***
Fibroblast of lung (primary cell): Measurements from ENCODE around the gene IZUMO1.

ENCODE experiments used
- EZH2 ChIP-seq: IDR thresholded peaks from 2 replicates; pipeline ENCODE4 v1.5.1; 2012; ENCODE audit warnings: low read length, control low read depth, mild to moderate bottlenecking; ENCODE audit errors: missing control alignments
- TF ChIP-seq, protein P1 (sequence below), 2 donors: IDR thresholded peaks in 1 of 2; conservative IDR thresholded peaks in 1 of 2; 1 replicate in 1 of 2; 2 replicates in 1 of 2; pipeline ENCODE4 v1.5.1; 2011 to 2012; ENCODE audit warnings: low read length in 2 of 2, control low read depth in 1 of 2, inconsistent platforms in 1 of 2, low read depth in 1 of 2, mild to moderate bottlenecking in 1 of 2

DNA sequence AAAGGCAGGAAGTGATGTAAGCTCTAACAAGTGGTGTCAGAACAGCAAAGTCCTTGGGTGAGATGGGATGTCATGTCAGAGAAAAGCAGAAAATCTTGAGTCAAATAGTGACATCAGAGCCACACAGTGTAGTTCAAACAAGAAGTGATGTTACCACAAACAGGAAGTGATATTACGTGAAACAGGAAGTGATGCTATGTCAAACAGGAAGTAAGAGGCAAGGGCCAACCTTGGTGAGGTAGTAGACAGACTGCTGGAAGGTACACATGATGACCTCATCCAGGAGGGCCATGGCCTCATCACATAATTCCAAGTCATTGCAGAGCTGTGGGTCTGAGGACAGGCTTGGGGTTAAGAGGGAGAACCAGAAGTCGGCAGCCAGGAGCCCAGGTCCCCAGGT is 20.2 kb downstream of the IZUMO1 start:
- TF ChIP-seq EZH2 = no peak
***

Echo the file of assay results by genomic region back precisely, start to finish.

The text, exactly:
Fibroblast of lung (primary cell): Measurements from ENCODE around the gene IZUMO1.

ENCODE experiments used
- EZH2 ChIP-seq: IDR thresholded peaks from 2 replicates; pipeline ENCODE4 v1.5.1; 2012; ENCODE audit warnings: low read length, control low read depth, mild to moderate bottlenecking; ENCODE audit errors: missing control alignments
- TF ChIP-seq, protein P1 (sequence below), 2 donors: IDR thresholded peaks in 1 of 2; conservative IDR thresholded peaks in 1 of 2; 1 replicate in 1 of 2; 2 replicates in 1 of 2; pipeline ENCODE4 v1.5.1; 2011 to 2012; ENCODE audit warnings: low read length in 2 of 2, control low read depth in 1 of 2, inconsistent platforms in 1 of 2, low read depth in 1 of 2, mild to moderate bottlenecking in 1 of 2

DNA sequence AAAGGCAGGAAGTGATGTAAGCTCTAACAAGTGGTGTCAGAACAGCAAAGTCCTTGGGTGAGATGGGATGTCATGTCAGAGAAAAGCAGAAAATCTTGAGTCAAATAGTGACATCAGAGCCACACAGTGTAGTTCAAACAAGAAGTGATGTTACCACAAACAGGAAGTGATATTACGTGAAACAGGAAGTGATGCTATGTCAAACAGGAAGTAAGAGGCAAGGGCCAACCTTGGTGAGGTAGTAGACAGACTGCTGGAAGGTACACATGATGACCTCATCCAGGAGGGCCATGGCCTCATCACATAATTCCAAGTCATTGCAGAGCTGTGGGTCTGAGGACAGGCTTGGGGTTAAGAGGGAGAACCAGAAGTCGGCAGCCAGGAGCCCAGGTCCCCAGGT is 20.2 kb downstream of the IZUMO1 start:
- TF ChIP-seq EZH2 = no peak